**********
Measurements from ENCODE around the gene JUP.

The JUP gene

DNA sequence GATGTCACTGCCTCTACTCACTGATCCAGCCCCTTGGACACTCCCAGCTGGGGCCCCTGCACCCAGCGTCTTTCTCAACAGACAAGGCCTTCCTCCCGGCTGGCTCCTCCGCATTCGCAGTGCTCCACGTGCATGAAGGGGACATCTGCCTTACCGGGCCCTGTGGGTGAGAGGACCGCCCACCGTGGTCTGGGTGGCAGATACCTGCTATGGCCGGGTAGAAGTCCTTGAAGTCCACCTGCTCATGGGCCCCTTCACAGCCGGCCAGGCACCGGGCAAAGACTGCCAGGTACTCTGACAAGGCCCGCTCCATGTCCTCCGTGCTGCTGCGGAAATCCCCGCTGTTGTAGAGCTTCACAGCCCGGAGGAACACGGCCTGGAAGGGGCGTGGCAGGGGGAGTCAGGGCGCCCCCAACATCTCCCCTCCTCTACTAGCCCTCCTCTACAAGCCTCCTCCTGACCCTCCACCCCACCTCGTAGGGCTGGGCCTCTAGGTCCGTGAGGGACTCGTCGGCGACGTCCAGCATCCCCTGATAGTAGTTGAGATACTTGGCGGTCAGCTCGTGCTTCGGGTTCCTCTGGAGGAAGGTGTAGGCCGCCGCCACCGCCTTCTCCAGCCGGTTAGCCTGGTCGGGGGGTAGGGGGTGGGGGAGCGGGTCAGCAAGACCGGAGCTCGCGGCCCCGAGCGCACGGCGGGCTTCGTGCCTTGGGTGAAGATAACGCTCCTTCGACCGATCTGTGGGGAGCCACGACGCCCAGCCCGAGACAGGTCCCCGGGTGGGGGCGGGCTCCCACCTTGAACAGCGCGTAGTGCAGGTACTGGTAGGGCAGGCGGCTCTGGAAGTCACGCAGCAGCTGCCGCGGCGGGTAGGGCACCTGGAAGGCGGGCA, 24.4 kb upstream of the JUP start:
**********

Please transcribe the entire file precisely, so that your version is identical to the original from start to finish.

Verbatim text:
Measurements from ENCODE around the gene JUP.

The JUP gene

DNA sequence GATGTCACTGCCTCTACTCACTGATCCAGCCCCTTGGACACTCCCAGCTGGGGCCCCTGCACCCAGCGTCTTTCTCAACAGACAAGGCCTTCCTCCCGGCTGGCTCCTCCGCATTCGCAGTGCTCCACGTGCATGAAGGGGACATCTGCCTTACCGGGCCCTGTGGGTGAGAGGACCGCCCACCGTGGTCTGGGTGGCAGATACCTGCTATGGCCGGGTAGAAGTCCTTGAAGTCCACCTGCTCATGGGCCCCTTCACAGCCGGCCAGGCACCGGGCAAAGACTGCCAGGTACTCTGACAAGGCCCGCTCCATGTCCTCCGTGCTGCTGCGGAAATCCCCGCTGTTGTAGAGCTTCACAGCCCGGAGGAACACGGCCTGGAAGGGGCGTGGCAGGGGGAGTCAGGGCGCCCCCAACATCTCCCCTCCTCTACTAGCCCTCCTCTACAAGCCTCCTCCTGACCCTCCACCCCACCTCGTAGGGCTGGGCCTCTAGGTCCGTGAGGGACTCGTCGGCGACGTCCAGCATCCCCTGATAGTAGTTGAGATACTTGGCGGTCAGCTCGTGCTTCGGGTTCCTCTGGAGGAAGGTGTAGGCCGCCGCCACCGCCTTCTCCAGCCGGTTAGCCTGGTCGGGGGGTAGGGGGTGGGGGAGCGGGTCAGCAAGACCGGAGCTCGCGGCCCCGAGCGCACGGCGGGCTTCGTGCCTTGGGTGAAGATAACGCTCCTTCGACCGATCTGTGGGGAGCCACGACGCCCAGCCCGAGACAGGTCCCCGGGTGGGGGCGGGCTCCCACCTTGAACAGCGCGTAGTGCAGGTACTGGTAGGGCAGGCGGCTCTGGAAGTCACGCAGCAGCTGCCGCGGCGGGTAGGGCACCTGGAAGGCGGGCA, 24.4 kb upstream of the JUP start: